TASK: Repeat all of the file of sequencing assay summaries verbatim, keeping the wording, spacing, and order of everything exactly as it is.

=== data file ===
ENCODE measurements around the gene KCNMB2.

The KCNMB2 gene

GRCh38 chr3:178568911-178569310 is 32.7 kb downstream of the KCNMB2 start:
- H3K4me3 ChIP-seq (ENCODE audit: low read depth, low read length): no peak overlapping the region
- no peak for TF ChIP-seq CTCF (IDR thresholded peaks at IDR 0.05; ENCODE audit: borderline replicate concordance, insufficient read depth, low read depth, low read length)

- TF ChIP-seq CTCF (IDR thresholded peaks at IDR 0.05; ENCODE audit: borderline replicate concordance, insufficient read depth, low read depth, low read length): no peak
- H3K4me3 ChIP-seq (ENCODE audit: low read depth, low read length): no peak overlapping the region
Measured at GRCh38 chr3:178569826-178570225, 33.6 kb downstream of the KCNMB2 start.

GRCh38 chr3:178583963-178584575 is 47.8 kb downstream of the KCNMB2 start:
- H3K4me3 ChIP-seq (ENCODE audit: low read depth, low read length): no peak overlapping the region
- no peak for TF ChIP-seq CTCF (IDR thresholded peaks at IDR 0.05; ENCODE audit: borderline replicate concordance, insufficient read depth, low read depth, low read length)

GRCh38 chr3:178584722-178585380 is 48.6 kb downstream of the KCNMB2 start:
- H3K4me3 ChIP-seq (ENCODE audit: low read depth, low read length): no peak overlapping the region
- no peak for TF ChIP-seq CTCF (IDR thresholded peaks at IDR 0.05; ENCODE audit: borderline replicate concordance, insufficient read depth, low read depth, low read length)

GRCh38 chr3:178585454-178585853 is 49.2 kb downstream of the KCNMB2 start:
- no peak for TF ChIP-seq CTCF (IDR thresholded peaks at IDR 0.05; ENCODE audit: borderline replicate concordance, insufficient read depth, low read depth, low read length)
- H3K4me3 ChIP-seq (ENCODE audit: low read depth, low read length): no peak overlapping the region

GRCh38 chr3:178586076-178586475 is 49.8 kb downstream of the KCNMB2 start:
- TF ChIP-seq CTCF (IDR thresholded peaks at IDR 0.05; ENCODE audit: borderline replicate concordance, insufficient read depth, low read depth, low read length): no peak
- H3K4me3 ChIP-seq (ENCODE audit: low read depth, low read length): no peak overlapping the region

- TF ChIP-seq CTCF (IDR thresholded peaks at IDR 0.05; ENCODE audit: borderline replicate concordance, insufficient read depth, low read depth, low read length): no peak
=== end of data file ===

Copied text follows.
ENCODE measurements around the gene KCNMB2.

The KCNMB2 gene

GRCh38 chr3:178568911-178569310 is 32.7 kb downstream of the KCNMB2 start:
- H3K4me3 ChIP-seq (ENCODE audit: low read depth, low read length): no peak overlapping the region
- no peak for TF ChIP-seq CTCF (IDR thresholded peaks at IDR 0.05; ENCODE audit: borderline replicate concordance, insufficient read depth, low read depth, low read length)

- TF ChIP-seq CTCF (IDR thresholded peaks at IDR 0.05; ENCODE audit: borderline replicate concordance, insufficient read depth, low read depth, low read length): no peak
- H3K4me3 ChIP-seq (ENCODE audit: low read depth, low read length): no peak overlapping the region
Measured at GRCh38 chr3:178569826-178570225, 33.6 kb downstream of the KCNMB2 start.

GRCh38 chr3:178583963-178584575 is 47.8 kb downstream of the KCNMB2 start:
- H3K4me3 ChIP-seq (ENCODE audit: low read depth, low read length): no peak overlapping the region
- no peak for TF ChIP-seq CTCF (IDR thresholded peaks at IDR 0.05; ENCODE audit: borderline replicate concordance, insufficient read depth, low read depth, low read length)

GRCh38 chr3:178584722-178585380 is 48.6 kb downstream of the KCNMB2 start:
- H3K4me3 ChIP-seq (ENCODE audit: low read depth, low read length): no peak overlapping the region
- no peak for TF ChIP-seq CTCF (IDR thresholded peaks at IDR 0.05; ENCODE audit: borderline replicate concordance, insufficient read depth, low read depth, low read length)

GRCh38 chr3:178585454-178585853 is 49.2 kb downstream of the KCNMB2 start:
- no peak for TF ChIP-seq CTCF (IDR thresholded peaks at IDR 0.05; ENCODE audit: borderline replicate concordance, insufficient read depth, low read depth, low read length)
- H3K4me3 ChIP-seq (ENCODE audit: low read depth, low read length): no peak overlapping the region

GRCh38 chr3:178586076-178586475 is 49.8 kb downstream of the KCNMB2 start:
- TF ChIP-seq CTCF (IDR thresholded peaks at IDR 0.05; ENCODE audit: borderline replicate concordance, insufficient read depth, low read depth, low read length): no peak
- H3K4me3 ChIP-seq (ENCODE audit: low read depth, low read length): no peak overlapping the region

- TF ChIP-seq CTCF (IDR thresholded peaks at IDR 0.05; ENCODE audit: borderline replicate concordance, insufficient read depth, low read depth, low read length): no peak